While at first glance “A Simple Favor” appears to be in the same vein as a “Gone Girl” mystery, it takes an unexpected turn, as director Paul Feig attempts a neo-noir film, thriller, and comedy all at once. After the film’s release on Sept. 14, “The New Republic” rightly labeled it “a mash-up of ‘Mean Girls’ and an episode of ‘Law and Order.’” While the combination is chaotic, Blake Lively’s stellar wardrobe, Anna Kendrick’s bouncy cuteness, and Henry Golding’s sophisticated British accent — with plot twists to grab the audience’s attention — make for an intriguing film that nonetheless falls short of good.
When their sons bring together vlogging, helicopter mom Stephanie (Kendrick), and the sophisticated and mysterious Emily (Lively), the two quickly become friends, but not in the traditional sense. While their sons play together, they enjoy cocktails and trade dark secrets about their scandalous sexual history. Emily begins relying on Stephanie for small favors, like picking up her son from school. And then, Emily disappears. Troubled by her “best” friend’s disappearance and death, Stephanie begins doing her own investigating, while also beginning an affair with Emily’s attractive husband (Golding). Cute, bouncy Stephanie, following the advice and confident example of Emily, transforms into a mysterious and sneaking sleuth to uncover Emily’s own secrets.
The movie tried to be noir, a film genre that originated in French films in the 1930s, developing from movies like Orson Welles’ “Touch of Evil” into what is now called neo-noir. A noir film is characterized by crime and violence, cynical protagonists, femme fatale characters, eroticism and sexuality, and betrayal. While “A Simple Favor” did not use the traditional filming techniques of the genre, it was created around a list of noir themes, checking off as many boxes as it could in a two-hour run time.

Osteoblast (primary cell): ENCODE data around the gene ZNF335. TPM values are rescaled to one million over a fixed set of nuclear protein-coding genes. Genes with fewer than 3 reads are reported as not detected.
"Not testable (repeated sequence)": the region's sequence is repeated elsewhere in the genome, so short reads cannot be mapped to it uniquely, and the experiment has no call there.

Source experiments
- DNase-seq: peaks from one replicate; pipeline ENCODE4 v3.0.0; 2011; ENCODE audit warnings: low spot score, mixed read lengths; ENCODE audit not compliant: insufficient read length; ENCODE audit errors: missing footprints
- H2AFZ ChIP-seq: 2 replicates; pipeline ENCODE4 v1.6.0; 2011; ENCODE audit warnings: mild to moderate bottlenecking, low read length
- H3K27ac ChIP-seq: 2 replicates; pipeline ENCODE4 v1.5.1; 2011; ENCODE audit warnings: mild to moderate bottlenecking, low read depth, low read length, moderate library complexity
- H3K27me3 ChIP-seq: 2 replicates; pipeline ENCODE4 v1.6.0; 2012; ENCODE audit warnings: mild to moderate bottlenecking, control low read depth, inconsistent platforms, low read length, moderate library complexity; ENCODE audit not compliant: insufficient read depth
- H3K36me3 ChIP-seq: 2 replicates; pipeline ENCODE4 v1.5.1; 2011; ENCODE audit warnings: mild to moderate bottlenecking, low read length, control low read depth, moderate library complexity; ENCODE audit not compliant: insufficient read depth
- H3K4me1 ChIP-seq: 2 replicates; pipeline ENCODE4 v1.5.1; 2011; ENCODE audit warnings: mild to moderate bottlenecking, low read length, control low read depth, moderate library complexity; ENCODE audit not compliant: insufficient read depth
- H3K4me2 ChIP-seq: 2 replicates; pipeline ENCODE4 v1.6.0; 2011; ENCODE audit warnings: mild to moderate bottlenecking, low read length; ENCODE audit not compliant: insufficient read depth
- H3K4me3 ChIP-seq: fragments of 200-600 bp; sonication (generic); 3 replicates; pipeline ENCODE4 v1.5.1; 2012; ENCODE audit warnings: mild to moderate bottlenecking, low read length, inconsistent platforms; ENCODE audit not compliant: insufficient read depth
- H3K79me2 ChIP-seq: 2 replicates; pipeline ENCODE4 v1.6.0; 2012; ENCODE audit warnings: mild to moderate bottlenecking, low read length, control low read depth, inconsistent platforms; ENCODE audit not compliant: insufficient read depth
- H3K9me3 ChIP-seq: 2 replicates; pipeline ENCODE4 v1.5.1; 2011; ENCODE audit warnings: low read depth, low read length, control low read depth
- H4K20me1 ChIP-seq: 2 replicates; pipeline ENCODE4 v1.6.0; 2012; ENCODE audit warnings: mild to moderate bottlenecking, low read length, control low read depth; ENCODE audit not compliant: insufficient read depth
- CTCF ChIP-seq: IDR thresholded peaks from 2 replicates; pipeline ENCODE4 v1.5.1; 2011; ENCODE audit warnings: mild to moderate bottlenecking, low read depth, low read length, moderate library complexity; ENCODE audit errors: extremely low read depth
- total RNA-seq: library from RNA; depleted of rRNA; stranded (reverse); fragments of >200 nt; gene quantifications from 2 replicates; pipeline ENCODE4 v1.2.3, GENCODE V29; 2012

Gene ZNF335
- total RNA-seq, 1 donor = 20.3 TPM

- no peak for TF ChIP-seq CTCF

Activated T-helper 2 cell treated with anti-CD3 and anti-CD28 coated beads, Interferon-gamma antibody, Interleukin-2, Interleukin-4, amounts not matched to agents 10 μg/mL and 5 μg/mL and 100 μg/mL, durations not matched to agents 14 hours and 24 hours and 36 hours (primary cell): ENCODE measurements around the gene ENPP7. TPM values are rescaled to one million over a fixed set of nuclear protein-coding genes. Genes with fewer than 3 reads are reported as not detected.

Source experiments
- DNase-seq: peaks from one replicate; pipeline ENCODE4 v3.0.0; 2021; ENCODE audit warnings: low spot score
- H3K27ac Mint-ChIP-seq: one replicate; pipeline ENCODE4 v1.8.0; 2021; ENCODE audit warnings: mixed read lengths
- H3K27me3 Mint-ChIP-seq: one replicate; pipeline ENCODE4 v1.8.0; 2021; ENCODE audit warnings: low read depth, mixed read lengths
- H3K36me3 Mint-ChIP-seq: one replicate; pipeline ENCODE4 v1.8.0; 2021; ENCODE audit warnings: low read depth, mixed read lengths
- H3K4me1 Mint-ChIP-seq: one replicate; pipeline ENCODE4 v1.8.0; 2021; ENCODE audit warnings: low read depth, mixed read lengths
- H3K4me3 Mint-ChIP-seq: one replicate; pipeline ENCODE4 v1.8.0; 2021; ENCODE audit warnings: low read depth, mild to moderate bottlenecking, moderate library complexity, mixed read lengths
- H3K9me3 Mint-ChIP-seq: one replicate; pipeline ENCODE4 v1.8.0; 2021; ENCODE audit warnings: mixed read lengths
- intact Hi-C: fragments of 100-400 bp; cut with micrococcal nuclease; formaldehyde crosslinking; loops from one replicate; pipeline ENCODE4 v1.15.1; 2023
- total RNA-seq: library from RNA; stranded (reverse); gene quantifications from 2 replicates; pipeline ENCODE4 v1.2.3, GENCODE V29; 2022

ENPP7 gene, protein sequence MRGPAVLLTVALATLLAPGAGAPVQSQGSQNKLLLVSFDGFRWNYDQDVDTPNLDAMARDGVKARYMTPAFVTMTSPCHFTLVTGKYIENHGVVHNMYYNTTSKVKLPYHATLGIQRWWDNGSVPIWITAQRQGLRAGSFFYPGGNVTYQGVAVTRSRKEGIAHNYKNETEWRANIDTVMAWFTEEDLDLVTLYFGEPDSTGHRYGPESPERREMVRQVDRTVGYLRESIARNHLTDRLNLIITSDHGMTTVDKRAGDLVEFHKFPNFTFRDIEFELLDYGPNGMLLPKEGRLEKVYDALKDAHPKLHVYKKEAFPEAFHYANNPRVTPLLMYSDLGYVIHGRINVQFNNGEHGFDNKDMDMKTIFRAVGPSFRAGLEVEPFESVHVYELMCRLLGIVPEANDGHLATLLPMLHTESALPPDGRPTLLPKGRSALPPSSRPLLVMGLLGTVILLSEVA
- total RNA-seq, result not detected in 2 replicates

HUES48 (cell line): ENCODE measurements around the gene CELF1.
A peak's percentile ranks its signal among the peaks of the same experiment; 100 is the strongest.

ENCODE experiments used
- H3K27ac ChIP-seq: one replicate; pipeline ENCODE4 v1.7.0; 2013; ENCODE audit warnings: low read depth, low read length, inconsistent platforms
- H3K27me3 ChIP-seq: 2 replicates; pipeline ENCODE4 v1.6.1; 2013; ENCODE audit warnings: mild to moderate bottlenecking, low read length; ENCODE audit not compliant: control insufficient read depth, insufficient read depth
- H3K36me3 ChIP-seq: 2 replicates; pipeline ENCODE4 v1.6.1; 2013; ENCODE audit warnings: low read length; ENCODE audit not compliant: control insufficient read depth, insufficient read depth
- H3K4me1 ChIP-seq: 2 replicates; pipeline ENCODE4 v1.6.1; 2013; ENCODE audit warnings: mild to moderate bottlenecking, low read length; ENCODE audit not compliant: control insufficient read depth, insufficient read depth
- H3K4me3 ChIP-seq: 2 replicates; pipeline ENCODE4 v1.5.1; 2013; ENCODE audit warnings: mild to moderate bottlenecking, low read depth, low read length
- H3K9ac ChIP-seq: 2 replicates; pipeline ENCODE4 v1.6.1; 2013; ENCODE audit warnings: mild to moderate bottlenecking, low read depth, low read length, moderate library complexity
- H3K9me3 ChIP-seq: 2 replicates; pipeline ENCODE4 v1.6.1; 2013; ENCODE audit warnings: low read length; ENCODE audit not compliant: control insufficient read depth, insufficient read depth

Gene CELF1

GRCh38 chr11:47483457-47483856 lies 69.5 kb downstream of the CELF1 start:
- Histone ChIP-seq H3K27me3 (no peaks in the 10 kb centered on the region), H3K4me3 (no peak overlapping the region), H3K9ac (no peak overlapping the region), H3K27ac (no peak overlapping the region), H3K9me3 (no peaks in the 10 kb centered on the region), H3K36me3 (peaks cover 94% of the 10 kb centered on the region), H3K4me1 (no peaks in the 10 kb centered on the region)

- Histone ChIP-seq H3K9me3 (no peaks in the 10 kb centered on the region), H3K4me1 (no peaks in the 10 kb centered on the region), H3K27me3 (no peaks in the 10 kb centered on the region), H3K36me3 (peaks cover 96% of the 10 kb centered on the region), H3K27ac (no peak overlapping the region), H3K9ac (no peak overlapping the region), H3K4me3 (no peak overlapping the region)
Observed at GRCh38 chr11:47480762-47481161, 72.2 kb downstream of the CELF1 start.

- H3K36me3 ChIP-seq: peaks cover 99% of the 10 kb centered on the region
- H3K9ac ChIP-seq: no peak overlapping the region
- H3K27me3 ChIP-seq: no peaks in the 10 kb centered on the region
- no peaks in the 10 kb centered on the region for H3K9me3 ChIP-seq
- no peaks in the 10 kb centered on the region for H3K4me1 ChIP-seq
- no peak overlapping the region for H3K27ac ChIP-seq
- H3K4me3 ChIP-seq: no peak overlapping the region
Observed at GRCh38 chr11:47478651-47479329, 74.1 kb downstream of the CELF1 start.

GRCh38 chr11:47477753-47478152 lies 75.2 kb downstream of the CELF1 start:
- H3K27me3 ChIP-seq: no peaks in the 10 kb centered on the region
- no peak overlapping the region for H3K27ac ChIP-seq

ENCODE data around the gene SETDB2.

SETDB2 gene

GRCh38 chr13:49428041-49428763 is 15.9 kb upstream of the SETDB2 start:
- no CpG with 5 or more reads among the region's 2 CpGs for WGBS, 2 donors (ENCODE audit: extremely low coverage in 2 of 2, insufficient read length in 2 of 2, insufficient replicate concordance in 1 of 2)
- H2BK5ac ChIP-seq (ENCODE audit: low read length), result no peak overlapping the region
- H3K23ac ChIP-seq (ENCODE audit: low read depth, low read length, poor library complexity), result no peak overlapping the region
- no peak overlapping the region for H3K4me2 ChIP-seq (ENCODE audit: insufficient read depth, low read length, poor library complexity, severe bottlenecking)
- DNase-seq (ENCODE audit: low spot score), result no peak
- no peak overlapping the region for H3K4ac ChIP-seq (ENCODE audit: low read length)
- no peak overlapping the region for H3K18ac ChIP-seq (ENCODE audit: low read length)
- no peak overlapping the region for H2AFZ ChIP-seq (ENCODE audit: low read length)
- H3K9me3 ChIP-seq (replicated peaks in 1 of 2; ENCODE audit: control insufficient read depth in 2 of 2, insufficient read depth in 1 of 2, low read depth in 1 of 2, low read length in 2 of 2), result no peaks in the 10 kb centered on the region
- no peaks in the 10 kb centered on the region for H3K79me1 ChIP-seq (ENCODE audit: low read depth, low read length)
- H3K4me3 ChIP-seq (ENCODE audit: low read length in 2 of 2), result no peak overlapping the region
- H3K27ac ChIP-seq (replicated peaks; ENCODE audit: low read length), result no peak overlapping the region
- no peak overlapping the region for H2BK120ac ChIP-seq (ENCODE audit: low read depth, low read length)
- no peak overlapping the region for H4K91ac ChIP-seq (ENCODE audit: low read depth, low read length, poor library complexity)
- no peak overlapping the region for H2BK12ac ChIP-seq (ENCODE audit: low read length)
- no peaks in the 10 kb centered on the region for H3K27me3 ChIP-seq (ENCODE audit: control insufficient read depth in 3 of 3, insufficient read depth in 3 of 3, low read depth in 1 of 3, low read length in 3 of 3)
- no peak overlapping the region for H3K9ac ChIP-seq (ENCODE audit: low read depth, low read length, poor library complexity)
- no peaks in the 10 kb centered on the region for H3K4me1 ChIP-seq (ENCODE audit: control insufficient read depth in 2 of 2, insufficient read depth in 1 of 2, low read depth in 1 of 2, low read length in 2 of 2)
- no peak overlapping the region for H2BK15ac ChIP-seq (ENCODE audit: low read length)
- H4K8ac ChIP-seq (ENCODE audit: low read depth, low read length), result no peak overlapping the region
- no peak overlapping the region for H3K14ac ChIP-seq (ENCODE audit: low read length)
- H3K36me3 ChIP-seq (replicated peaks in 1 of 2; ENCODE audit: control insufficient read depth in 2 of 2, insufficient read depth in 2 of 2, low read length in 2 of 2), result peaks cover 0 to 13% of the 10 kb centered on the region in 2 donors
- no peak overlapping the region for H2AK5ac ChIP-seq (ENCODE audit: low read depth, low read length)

All this was combined with comedy and thriller, which brought confusion to the movie. It could not seem to determine what it wanted to accomplish.
However, the Blake Lively / Anna Kendrick duo intrigued the audience. With her Tom Wolfe-ish suits, martinis, perfect husband, and sophisticated lifestyle, Lively’s Emily had a sexy mystery about her. Her tall, blond, and daring performance perfectly contrasted Kendrick’s character, Stephanie, with her constant smiles, colorful clothes, and anxious-mom energy. The vastly different characters of Emily and Stephanie were a delightful duo whose contrast added a touch of comedy to a dark story.
But this comedic side — meant to bring some lightness to the story — actually gave the film a more distorted flavor. With the noir themes of dark histories, murder, and revenge as the driving themes of the story, the comedy forced a giggle out of viewers in the midst of watching twisted characters carry out debauchery, which felt like an inappropriate response.
The mysterious flare of “A Simple Favor” will keep you not on the edge, but maybe firmly planted in the middle, of your seat. Combine that with great costumes, good acting, and some mysterious twists and turns, and “A Simple Favor” turns out to be a mediocre movie with some disturbing characters.